SAMR – Design Learning for Engagement, Part 3 – Professional Development

Note:  This post is Part 3 in a 3-part series about the SAMR Model as it relates to digital badge learning design.  Explore Part 1 and Part 2 to follow more of this conversation.



Teacher professional development aims to transform teaching practices, which ultimately, improves student achievement.  At the onset, this sounds simple; however, developing effective teacher professional development experiences is more challenging than meets the eye.  Reflecting on your own experiences as an educator, I bet much of your critical feedback would highlight current research on effective (or ineffective) teacher professional development. Not only this, but I am guessing with certainty that you can recall only a few really meaningful and impactful professional development experiences.  What made them so impactful? Read more

SAMR – Design Learning for Engagement, Part 2

Note:  This is Part 2 in a 3-part series of posts about the SAMR Model.  The last post in the series will examine the SAMR Model as it relates to digital badge learning design and teacher professional development.  Access Part 1 here.

Part 2: Digital Badge Learning, the SAMR Model and New Bloom’s 




When I begin the badge learning design process, I draw upon a reference library that serves as a compass for ensuring that the learning is engaging and relevant for the students in mind.  I think about the TPACK model, New Bloom’s Taxonomy and the SAMR Model for technology integration and the principles of Connected Learning.  In addition to these models and frameworks, I keep ISTE’s Standards in mind, as well as my own sensibilities about what “good” teaching and learning looks and feels like, both from the learner and teachers’ perspectives.

The learning pathways I designed for TAMRITZ’s digital badge learning experiences are based on Quests.  Each Quest is broken down into more granular learning pathways, “discover,” “play” and “create.”  The learning pathways integrate a process approach to New Bloom’s — we may not always be at the highest level of cognition and we may move between each layer more naturally, like a learning hive, rather than a linear, “all or nothing” approach.  And ultimately, the badges at each milestone of the learning journey are designed to be a vibrant feedback loop.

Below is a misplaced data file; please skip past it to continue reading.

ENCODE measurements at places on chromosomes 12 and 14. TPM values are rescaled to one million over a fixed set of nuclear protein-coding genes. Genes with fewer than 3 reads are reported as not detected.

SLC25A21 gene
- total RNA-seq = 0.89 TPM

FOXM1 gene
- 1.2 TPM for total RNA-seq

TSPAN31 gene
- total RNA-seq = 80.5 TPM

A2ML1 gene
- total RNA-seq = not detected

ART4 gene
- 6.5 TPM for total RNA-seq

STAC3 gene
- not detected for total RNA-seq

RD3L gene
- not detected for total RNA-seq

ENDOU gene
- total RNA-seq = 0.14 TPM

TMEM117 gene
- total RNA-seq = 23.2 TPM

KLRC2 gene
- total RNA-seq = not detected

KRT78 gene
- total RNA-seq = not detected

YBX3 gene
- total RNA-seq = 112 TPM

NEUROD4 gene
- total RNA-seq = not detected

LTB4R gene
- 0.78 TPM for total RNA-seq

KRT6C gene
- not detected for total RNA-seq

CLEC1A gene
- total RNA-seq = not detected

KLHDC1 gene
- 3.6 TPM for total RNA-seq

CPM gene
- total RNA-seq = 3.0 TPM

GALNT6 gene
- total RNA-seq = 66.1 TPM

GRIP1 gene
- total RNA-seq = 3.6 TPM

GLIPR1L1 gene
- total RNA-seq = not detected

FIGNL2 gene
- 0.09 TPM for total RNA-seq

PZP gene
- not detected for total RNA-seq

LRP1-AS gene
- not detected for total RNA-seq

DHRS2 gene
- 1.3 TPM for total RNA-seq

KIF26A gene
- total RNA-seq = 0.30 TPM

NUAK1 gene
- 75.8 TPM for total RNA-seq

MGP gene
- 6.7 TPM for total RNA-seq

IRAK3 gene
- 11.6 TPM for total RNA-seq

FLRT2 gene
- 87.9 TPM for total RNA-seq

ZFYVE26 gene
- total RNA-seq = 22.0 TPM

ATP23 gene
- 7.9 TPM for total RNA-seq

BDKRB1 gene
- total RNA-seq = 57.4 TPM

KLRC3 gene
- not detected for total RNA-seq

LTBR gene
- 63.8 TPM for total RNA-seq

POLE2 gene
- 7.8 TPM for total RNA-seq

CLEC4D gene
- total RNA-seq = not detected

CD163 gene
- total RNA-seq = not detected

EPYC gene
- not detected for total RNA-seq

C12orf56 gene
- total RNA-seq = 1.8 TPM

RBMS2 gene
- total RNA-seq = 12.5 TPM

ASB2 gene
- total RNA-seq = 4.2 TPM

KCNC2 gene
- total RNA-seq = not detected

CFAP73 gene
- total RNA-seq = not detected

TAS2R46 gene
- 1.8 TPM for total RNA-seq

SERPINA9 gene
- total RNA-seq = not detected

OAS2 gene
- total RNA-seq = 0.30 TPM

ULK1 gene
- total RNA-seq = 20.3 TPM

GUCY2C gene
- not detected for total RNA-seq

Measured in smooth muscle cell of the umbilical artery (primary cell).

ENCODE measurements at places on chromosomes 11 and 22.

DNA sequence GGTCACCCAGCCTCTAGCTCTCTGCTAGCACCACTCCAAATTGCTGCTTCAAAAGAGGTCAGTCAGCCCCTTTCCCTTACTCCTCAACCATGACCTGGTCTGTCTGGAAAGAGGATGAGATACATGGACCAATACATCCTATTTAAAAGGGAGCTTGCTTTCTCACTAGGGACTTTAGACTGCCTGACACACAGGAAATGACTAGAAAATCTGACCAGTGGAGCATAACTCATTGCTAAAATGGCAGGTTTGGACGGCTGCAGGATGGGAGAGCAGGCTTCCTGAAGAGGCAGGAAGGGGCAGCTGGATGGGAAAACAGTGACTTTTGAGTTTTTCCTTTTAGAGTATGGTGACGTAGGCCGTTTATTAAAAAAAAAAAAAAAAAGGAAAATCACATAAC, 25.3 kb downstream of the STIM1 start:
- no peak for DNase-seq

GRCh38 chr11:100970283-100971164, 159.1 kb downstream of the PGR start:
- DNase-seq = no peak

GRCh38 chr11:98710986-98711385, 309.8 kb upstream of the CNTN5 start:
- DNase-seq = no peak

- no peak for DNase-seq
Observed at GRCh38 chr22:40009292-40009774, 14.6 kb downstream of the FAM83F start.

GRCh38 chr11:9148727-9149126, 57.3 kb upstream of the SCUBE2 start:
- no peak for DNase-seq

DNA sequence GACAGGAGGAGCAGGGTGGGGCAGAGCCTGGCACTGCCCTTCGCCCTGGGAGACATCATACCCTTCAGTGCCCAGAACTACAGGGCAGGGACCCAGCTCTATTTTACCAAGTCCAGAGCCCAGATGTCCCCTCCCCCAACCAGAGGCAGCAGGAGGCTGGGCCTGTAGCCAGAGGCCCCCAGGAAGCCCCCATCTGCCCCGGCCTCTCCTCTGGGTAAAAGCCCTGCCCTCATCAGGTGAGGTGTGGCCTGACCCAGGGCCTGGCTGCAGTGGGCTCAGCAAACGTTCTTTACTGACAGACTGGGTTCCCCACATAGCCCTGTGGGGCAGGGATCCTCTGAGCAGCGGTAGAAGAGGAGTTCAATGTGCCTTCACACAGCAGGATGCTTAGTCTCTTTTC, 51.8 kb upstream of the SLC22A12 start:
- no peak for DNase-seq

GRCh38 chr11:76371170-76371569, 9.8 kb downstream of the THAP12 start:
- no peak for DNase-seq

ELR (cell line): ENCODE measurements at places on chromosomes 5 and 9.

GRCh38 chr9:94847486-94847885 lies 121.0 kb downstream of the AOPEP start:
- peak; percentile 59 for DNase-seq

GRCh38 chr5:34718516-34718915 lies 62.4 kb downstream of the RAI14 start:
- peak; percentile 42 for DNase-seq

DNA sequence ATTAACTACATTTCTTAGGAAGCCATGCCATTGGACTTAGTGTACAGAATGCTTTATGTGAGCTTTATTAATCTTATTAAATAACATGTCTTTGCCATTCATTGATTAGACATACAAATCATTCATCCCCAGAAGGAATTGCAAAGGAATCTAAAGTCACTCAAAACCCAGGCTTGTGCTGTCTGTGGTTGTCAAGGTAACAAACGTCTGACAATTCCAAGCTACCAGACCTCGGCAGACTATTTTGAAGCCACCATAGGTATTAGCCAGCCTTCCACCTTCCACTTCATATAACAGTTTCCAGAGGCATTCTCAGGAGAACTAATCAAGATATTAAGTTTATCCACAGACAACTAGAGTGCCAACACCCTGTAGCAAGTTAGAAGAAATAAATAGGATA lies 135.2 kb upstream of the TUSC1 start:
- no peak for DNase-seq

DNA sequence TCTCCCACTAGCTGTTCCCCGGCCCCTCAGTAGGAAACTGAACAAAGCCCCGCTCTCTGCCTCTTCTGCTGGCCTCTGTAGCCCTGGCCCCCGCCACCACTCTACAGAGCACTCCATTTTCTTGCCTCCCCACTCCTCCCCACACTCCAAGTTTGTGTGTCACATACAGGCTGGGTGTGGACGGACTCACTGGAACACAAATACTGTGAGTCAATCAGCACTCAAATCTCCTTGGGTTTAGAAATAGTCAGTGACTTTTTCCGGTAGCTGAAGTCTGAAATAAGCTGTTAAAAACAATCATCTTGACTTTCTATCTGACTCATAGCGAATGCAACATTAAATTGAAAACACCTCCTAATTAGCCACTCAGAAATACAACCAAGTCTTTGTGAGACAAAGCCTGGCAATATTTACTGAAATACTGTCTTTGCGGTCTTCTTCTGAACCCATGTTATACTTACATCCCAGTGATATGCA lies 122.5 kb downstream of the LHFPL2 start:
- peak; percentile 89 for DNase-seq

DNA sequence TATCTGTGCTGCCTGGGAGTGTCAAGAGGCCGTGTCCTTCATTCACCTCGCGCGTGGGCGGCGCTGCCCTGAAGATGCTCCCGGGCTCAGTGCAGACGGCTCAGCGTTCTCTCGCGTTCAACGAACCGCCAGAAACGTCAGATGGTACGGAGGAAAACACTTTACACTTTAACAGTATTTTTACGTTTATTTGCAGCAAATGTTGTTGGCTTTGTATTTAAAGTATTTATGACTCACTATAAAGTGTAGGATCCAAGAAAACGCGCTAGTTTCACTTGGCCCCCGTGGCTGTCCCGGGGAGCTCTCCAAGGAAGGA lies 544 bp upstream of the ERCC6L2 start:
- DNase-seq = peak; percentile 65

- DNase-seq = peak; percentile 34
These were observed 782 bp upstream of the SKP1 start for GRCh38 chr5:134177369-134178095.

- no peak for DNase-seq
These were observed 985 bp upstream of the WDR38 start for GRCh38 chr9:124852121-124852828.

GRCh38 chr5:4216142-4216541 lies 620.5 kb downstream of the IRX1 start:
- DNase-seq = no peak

Elements of a Badge Learning Feedback Loop:

  • Students receive feedback at each milestone in the learning journey, either from a teacher or a peer.
  • Students have opportunities to revisit and hone their work (as opposed to one and done)
  • Feedback supports students in pacing themselves and being self-directed learners.


TAMRITZ’s Digital Badge Learning Pathways:

I ask myself, does each Quest move students up Bloom’s Taxonomy and engage them in meaningful tasks and experiences?

Learning Pathways Active Learning




read, reflect uncover, absorb, peruse, browse, propose, plan, view, review, categorize, annotate, document, search, watch, record, jot down, explain

Play explore, experiment, prototype, demonstrate, try, test, orchestrate, tinker, model, draft, conduct, organize, lead, participate, volunteer, contribute, share
Create compose, craft, design, develop, sculpt, publish, record, tell, animate, synthesize, produce, paint, build, construct, evaluate, assess


Here is a short check-list for considering elements of New Bloom’s in your badge learning design and for engaged learning design in general:

  • Student-centered?
  • Student choice?
  • Student discovery?
  • Student-directed?
  • Student-generated content?
  • Learning by doing?
  • Opportunities to collaborate?
  • Opportunities to create unique artifacts of learning and publish globally?
  • Opportunities to communicate socially and with a variety of media?


As for the SAMR Model, like real learning, it is not a tidy linear model, but rather it is a messy, interconnected process.  We may not always integrate technology tools that reflect transformative learning — sometimes we need to jot down notes or recall some basic information to move on to the next path in our learning journeys.  We may weigh factors like time involved, learning goals and students’ interests.  Like the TPACK model, the design process occurs within a context, our learning communities and the students involved.

S – Substitution – tech serves as substitute for the “old way”

A – Augmentation – tech substitutes “old way” with a functional improvement

M – Modification – tech affords marked task redesign

R – Redefinition – tech affords new task creation, ways of learning, never before possible

I ask myself, where on the SAMR Model would I place the tasks in a given Quest? What tasks need to be altered in order to take the Quest to the transformation level, if appropriate within the context of the learning?

What are your thoughts?

SAMR – Design Learning for Engagement, Part 1


Part 1:  Gears of Transformation, Technology Integration:  SAMR Model Revised

Note:  This is Part 1 in a 3-part series of posts about the SAMR Model.  Future posts will examine the SAMR Model as it relates to digital badge learning design and teacher professional development.

SAMR-Gears of Transformation


The SAMR Model, created by Dr. Ruben Puentedura, Ph.D., offers us a ladder approach for thinking about how technology integration can enhance learning and transform how learning happens today.  As educators, it is up to us to think creatively about how technology tools can engage students in creating, problem solving, innovating, researching and connecting with the wider world.

I prefer to think about the road to transformative learning design as an interconnected proposition, where each cog in the machine moves us closer to lighting up connected learners.  Read more